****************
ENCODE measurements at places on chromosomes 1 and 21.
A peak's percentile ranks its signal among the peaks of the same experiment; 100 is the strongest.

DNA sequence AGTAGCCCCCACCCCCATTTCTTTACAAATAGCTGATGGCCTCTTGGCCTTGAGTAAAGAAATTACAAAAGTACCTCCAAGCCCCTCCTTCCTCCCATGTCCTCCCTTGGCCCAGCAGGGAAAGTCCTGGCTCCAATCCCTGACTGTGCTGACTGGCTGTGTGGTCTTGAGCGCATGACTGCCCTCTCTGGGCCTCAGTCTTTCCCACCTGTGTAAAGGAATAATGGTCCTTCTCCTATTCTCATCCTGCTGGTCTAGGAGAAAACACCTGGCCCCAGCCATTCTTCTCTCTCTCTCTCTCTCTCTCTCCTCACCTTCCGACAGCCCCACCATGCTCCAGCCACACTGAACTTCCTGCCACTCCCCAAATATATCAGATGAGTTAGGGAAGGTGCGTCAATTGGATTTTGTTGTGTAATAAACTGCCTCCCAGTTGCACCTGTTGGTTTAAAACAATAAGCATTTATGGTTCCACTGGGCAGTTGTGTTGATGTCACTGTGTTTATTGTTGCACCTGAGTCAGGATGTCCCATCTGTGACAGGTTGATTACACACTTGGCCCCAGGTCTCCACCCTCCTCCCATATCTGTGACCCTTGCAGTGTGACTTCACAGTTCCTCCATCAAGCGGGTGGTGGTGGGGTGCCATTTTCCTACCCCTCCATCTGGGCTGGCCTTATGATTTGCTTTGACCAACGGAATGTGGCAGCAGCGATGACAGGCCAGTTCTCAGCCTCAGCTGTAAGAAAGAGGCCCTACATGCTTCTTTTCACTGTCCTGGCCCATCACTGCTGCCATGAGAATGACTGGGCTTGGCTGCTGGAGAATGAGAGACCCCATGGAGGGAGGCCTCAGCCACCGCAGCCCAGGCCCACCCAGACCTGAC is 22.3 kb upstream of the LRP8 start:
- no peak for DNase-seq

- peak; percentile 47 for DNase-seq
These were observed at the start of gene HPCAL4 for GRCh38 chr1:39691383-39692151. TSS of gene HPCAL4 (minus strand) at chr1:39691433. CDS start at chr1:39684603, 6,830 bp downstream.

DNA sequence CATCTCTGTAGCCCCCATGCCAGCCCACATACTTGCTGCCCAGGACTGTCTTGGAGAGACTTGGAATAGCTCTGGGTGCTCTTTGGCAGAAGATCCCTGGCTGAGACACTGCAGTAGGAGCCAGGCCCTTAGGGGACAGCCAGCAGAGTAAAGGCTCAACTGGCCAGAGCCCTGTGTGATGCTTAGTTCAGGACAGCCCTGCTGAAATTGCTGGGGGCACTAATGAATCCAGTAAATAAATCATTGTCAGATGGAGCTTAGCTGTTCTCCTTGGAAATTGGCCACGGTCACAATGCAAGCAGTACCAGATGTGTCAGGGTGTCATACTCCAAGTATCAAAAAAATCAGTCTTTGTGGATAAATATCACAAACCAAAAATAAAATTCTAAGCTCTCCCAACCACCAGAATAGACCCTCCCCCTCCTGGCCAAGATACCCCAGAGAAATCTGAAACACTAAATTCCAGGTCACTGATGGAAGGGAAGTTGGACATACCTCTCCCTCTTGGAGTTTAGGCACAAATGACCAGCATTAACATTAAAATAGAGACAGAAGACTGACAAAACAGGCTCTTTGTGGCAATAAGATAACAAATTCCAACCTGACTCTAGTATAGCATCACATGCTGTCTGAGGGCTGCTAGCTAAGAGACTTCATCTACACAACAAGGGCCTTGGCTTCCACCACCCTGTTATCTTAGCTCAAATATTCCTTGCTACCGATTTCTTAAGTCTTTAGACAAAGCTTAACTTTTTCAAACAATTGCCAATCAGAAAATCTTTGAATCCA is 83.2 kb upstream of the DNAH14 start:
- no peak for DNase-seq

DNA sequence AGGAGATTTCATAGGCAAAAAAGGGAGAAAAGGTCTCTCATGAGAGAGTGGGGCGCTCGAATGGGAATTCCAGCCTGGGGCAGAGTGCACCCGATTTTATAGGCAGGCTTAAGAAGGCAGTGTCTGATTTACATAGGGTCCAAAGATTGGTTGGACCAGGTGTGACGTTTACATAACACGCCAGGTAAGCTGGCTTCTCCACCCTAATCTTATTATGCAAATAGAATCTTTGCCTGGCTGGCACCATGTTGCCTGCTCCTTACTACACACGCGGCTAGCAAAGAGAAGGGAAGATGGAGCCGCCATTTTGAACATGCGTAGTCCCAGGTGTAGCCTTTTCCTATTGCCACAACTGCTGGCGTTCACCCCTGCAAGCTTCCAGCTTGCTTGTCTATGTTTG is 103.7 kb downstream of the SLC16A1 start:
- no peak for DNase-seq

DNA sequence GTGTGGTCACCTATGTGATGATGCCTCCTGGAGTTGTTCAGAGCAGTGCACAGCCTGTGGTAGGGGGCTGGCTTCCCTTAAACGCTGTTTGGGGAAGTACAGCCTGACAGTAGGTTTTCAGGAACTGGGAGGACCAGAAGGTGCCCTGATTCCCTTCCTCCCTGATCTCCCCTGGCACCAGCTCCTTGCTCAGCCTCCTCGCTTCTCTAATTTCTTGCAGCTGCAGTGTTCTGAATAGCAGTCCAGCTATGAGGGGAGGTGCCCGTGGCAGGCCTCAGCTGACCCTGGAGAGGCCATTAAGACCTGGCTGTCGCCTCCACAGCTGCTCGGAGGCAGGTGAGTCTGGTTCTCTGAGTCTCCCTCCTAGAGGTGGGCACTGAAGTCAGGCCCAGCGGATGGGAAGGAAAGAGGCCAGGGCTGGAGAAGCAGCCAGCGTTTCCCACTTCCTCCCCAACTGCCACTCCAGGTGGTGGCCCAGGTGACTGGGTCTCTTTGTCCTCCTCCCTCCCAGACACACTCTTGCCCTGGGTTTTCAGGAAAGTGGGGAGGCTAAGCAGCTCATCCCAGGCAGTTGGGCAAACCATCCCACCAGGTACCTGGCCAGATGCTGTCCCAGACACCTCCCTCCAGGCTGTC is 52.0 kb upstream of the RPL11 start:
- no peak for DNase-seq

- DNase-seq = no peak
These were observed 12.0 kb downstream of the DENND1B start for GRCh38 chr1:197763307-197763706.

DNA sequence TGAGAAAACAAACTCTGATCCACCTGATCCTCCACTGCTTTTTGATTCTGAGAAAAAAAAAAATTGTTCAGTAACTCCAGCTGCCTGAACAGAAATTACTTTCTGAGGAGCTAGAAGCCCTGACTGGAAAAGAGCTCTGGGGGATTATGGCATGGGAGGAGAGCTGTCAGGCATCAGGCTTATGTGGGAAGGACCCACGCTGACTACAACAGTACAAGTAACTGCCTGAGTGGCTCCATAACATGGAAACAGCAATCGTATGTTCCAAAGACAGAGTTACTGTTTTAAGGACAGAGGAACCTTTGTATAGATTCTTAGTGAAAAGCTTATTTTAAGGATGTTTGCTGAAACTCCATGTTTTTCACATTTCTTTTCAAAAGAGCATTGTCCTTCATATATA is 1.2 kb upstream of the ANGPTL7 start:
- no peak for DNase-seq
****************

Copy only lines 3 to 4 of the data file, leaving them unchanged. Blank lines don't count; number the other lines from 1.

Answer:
DNA sequence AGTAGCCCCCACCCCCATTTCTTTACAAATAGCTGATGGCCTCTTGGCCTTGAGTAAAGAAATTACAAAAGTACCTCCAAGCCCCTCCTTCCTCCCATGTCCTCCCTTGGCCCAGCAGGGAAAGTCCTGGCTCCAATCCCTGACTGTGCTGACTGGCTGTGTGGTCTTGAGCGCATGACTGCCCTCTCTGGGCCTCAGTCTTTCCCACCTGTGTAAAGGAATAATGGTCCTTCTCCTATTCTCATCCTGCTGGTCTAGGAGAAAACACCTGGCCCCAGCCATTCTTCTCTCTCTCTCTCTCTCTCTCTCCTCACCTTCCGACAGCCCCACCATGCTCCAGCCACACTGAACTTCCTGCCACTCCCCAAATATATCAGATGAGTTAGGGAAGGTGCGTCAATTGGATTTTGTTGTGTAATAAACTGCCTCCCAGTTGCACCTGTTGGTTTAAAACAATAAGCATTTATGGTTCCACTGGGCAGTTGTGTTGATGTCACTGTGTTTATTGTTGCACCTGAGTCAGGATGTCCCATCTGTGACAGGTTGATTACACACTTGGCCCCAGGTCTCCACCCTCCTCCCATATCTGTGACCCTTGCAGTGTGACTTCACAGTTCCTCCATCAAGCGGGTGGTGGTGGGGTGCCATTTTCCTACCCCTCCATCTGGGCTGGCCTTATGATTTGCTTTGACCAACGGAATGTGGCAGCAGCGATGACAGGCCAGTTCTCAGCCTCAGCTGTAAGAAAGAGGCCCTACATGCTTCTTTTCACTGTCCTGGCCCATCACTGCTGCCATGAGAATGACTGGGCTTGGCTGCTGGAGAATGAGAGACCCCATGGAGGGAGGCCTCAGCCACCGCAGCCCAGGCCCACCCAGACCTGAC is 22.3 kb upstream of the LRP8 start:
- no peak for DNase-seq